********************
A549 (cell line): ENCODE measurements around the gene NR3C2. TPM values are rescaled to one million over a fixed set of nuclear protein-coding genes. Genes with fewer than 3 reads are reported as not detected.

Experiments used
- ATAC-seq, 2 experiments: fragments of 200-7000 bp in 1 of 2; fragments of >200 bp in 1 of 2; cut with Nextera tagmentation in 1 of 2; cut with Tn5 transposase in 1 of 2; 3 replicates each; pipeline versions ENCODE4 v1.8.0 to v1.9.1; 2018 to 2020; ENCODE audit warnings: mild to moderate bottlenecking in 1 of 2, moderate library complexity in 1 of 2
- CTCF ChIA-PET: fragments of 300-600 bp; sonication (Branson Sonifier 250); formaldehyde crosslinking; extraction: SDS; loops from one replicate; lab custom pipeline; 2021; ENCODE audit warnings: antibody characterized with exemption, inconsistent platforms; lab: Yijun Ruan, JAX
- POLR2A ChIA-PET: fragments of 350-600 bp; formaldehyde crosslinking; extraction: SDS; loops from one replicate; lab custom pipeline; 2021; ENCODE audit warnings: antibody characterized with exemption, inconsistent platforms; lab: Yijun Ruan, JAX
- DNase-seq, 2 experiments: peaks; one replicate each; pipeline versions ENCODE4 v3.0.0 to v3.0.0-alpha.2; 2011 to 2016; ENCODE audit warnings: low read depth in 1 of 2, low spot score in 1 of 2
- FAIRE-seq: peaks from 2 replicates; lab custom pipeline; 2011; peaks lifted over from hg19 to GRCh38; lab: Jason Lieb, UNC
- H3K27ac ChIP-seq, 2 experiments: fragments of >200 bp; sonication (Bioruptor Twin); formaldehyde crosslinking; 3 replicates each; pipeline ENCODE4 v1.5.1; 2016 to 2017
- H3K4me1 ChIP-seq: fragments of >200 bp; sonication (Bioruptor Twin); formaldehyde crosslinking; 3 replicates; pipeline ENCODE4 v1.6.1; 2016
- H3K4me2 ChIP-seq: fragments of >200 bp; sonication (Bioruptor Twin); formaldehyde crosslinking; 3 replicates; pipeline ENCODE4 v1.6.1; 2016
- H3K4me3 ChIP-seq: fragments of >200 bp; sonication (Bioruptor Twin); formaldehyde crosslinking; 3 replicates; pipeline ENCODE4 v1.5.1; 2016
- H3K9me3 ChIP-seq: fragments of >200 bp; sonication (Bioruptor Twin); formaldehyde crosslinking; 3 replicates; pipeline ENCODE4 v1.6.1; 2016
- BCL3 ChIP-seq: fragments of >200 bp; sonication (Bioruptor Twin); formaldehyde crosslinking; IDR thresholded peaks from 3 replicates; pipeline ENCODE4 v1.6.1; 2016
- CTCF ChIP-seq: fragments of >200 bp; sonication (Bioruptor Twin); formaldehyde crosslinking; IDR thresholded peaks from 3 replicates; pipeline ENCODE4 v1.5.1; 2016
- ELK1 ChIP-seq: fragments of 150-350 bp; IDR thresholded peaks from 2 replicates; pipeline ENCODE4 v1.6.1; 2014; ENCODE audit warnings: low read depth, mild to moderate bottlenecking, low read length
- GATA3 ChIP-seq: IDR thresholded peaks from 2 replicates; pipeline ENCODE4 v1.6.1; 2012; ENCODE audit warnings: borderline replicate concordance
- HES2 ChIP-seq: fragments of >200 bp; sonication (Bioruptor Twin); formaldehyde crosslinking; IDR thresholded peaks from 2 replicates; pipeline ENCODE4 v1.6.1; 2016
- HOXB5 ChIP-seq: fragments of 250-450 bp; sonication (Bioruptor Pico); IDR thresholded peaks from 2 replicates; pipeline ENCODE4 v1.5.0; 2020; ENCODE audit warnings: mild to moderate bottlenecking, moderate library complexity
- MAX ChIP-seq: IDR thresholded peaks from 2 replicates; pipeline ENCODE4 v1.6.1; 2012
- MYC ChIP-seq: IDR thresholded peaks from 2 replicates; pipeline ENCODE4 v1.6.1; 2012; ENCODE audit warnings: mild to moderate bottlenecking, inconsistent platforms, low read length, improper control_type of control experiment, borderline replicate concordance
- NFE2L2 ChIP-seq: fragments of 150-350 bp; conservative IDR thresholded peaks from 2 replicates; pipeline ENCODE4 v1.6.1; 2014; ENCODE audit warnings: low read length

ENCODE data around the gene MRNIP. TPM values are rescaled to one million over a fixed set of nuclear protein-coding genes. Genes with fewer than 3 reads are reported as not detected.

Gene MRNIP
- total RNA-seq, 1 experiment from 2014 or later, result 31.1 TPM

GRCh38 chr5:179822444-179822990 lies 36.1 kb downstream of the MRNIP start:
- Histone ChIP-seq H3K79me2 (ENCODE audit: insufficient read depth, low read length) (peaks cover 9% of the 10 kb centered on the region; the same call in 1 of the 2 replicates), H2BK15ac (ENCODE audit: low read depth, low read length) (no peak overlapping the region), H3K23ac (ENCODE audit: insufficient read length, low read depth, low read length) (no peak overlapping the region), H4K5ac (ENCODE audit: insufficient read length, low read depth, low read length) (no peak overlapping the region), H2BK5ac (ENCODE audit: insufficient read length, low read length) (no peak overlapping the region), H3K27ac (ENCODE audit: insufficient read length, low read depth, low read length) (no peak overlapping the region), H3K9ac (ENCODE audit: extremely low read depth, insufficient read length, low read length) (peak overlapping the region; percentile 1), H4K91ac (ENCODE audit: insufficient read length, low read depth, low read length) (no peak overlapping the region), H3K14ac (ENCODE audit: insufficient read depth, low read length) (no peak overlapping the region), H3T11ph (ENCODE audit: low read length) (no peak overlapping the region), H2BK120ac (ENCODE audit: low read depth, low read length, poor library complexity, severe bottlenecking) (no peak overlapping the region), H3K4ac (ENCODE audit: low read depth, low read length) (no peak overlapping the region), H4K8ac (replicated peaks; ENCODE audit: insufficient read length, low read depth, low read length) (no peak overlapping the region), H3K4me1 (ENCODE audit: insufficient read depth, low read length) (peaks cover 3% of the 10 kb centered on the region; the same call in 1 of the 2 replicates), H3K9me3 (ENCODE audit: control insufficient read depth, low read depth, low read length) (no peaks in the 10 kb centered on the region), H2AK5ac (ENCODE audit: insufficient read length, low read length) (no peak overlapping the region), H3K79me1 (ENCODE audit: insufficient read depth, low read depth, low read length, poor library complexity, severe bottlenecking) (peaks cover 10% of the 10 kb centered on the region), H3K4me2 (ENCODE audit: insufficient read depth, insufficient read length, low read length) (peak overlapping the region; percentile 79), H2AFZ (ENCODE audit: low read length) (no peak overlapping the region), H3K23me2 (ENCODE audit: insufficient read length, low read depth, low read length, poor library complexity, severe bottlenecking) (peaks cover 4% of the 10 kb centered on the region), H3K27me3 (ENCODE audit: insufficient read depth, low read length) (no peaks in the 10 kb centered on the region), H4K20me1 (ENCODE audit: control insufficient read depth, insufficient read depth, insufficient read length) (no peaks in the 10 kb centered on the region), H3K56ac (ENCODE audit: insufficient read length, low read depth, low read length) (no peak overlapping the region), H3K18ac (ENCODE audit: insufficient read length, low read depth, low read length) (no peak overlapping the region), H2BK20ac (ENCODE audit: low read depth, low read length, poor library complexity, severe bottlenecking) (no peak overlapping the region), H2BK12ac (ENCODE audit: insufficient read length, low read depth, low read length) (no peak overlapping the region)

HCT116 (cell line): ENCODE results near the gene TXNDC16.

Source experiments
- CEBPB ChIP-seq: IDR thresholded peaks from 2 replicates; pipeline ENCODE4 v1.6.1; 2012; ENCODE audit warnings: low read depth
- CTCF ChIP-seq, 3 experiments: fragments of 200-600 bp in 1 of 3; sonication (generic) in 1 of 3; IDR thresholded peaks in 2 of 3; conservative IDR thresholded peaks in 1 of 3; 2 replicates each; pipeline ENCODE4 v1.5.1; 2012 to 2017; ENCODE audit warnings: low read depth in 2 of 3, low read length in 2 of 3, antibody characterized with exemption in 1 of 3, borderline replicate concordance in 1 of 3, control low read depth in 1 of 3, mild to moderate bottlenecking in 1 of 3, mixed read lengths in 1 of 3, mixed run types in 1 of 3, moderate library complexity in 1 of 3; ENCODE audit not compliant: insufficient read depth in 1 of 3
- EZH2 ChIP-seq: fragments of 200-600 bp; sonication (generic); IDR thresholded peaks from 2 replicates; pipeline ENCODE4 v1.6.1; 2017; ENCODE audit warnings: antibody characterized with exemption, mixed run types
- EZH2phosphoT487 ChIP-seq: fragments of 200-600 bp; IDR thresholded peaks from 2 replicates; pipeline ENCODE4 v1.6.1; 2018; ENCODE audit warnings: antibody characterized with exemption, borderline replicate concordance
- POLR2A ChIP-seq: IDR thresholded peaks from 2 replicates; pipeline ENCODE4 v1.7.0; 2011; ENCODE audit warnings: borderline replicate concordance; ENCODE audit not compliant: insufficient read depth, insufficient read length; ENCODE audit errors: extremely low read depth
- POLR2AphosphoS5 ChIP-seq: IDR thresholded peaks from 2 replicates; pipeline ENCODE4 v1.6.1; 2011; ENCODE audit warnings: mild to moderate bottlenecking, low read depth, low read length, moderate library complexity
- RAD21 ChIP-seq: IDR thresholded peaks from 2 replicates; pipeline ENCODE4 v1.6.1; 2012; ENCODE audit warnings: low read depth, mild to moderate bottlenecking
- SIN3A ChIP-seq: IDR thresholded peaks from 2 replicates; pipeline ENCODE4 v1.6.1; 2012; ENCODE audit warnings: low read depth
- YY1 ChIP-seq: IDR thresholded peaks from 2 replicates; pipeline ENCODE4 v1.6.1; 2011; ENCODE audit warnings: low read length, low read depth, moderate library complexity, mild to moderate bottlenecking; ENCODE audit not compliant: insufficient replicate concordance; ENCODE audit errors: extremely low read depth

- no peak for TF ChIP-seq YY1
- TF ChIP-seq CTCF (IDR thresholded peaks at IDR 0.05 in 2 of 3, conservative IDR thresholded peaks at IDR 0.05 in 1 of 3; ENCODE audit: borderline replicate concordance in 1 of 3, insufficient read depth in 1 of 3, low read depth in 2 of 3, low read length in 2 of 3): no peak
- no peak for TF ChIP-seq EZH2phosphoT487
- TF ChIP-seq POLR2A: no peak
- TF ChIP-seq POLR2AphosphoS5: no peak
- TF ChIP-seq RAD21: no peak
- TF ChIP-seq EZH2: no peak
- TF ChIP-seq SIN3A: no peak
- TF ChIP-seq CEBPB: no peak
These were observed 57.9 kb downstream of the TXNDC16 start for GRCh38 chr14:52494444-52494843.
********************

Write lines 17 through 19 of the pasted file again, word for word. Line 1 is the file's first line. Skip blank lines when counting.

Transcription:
- HES2 ChIP-seq: fragments of >200 bp; sonication (Bioruptor Twin); formaldehyde crosslinking; IDR thresholded peaks from 2 replicates; pipeline ENCODE4 v1.6.1; 2016
- HOXB5 ChIP-seq: fragments of 250-450 bp; sonication (Bioruptor Pico); IDR thresholded peaks from 2 replicates; pipeline ENCODE4 v1.5.0; 2020; ENCODE audit warnings: mild to moderate bottlenecking, moderate library complexity
- MAX ChIP-seq: IDR thresholded peaks from 2 replicates; pipeline ENCODE4 v1.6.1; 2012